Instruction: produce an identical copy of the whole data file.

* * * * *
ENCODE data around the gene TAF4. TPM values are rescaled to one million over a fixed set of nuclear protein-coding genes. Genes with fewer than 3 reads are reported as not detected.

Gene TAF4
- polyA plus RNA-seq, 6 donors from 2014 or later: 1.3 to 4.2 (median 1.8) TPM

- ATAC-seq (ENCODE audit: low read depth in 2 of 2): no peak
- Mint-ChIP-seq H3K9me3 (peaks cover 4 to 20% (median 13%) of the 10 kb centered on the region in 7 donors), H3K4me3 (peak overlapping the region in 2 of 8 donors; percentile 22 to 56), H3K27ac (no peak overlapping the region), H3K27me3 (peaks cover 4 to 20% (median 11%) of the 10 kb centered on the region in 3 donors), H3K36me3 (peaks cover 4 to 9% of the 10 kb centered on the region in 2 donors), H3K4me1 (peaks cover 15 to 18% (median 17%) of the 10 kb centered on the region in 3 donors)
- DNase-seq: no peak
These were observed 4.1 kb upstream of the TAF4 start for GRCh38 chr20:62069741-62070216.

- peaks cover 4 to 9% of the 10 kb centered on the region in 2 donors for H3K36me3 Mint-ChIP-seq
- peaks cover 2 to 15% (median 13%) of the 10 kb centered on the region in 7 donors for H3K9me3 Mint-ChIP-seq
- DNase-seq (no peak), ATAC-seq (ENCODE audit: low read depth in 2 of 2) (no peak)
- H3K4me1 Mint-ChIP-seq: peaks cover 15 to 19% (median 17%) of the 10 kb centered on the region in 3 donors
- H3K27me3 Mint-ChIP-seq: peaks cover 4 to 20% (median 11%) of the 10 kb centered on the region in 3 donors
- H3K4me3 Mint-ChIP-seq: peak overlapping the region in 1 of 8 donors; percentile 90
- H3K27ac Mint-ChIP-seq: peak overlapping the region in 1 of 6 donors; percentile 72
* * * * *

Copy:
ENCODE data around the gene TAF4. TPM values are rescaled to one million over a fixed set of nuclear protein-coding genes. Genes with fewer than 3 reads are reported as not detected.

Gene TAF4
- polyA plus RNA-seq, 6 donors from 2014 or later: 1.3 to 4.2 (median 1.8) TPM

- ATAC-seq (ENCODE audit: low read depth in 2 of 2): no peak
- Mint-ChIP-seq H3K9me3 (peaks cover 4 to 20% (median 13%) of the 10 kb centered on the region in 7 donors), H3K4me3 (peak overlapping the region in 2 of 8 donors; percentile 22 to 56), H3K27ac (no peak overlapping the region), H3K27me3 (peaks cover 4 to 20% (median 11%) of the 10 kb centered on the region in 3 donors), H3K36me3 (peaks cover 4 to 9% of the 10 kb centered on the region in 2 donors), H3K4me1 (peaks cover 15 to 18% (median 17%) of the 10 kb centered on the region in 3 donors)
- DNase-seq: no peak
These were observed 4.1 kb upstream of the TAF4 start for GRCh38 chr20:62069741-62070216.

- peaks cover 4 to 9% of the 10 kb centered on the region in 2 donors for H3K36me3 Mint-ChIP-seq
- peaks cover 2 to 15% (median 13%) of the 10 kb centered on the region in 7 donors for H3K9me3 Mint-ChIP-seq
- DNase-seq (no peak), ATAC-seq (ENCODE audit: low read depth in 2 of 2) (no peak)
- H3K4me1 Mint-ChIP-seq: peaks cover 15 to 19% (median 17%) of the 10 kb centered on the region in 3 donors
- H3K27me3 Mint-ChIP-seq: peaks cover 4 to 20% (median 11%) of the 10 kb centered on the region in 3 donors
- H3K4me3 Mint-ChIP-seq: peak overlapping the region in 1 of 8 donors; percentile 90
- H3K27ac Mint-ChIP-seq: peak overlapping the region in 1 of 6 donors; percentile 72